During the summer months, the city of Bastrop works to provide activities for its citizens who are on vacation, and one of the more interesting activities, the Chautauqua, took place this week in 1928.
Chautauquas were events created to educate and entertain. They were popular the 1800s and early 1900s and included educational lectures, plays and other forms of entertainment.
Plans for Bastrop's own chautauqua started in early June of 1928. The chautauqua was a five-day program and started Friday, June 29. B. Emmert of the Associated Chautauqua Company of Topeka, Kansas came to Bastrop to help plan the event which took place under a large tent at the corner of Jefferson and Franklin Streets.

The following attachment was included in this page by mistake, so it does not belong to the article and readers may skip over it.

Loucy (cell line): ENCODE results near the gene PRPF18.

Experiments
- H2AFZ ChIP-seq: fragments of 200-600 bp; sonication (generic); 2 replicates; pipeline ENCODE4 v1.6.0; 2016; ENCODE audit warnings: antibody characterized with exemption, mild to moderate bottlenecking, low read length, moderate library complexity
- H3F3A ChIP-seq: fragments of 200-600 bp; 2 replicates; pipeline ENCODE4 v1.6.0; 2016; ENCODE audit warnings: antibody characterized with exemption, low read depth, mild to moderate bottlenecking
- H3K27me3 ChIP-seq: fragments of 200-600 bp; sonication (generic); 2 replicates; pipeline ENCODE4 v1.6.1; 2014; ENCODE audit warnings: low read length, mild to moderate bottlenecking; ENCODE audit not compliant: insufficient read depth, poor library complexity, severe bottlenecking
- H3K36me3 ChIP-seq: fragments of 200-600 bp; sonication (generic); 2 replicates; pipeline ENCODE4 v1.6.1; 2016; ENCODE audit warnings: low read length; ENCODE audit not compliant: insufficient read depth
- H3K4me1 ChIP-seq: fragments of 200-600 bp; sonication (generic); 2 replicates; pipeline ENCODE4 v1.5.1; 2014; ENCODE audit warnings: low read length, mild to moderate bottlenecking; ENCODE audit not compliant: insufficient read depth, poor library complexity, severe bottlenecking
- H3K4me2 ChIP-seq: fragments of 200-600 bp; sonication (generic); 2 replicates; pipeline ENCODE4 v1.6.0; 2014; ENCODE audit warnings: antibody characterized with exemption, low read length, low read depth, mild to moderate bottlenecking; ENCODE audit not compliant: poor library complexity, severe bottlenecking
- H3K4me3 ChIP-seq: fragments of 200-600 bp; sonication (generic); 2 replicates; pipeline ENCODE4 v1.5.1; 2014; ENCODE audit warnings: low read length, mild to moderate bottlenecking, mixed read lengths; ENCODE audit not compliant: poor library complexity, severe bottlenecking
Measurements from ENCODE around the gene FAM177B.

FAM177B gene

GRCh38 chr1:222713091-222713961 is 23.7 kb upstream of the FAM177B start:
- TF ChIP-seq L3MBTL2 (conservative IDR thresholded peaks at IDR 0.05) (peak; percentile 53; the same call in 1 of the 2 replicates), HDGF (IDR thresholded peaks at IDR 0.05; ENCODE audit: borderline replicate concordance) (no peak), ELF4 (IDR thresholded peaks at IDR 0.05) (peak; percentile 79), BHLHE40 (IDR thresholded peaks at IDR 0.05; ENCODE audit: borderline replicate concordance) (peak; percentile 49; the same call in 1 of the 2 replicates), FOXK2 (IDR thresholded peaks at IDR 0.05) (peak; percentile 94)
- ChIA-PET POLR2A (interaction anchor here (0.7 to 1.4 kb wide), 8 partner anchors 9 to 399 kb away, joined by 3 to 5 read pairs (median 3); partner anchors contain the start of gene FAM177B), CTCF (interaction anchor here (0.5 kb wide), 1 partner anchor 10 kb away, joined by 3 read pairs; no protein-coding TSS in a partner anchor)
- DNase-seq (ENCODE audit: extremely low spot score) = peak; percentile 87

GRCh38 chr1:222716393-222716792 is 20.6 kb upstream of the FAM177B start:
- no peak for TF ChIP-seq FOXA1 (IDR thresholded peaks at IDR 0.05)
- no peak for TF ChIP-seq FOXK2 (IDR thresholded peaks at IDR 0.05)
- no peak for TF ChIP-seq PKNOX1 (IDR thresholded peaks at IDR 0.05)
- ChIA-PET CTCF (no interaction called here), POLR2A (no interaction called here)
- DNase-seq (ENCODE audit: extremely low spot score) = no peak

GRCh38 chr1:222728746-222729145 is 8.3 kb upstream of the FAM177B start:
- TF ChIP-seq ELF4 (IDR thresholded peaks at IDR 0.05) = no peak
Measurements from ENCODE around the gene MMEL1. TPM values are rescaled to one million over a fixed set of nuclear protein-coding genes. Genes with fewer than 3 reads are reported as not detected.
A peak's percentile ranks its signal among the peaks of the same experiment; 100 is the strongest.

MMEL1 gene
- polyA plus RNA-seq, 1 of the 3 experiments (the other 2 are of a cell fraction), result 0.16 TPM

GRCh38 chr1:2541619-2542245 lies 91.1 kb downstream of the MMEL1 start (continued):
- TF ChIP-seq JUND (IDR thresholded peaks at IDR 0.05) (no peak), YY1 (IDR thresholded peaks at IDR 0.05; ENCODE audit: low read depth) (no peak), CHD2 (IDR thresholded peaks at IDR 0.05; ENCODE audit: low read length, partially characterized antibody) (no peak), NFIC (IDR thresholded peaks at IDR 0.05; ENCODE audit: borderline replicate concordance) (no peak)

Chautauqua Advance Representative Eleanor Mitchell, with the help of local ladies, sold tickets for the event. Tickets were sold at 50 cents each.
Each day of the event included several different entertainments. The chautauqua opened with a performance by “The Minstrel of the Balkans”, a Yugoslavian Tamburica Orchestra. Other offerings included William G. Polman and Company who performed opera numbers in costume, a bell ringer group and lectures by physician Dr. Henry Blackburn and Pastor Dr. Alexander Cairns.
The event was advertised in the Enterprise in the weeks leading up to the event with the paper noting “many unique staging ideas are to be featured and nothing has been neglected which will make Chautauqua week a period of delightful entertainment and leave a vivid memory of time well spent.”
Many people attended and enjoyed the event with the Enterprise reporting that the tent was nearly filled on opening night.
Bastrop residents found the Chautauqua both entertaining and interesting and were glad to be a part of such an educational and enjoyable event.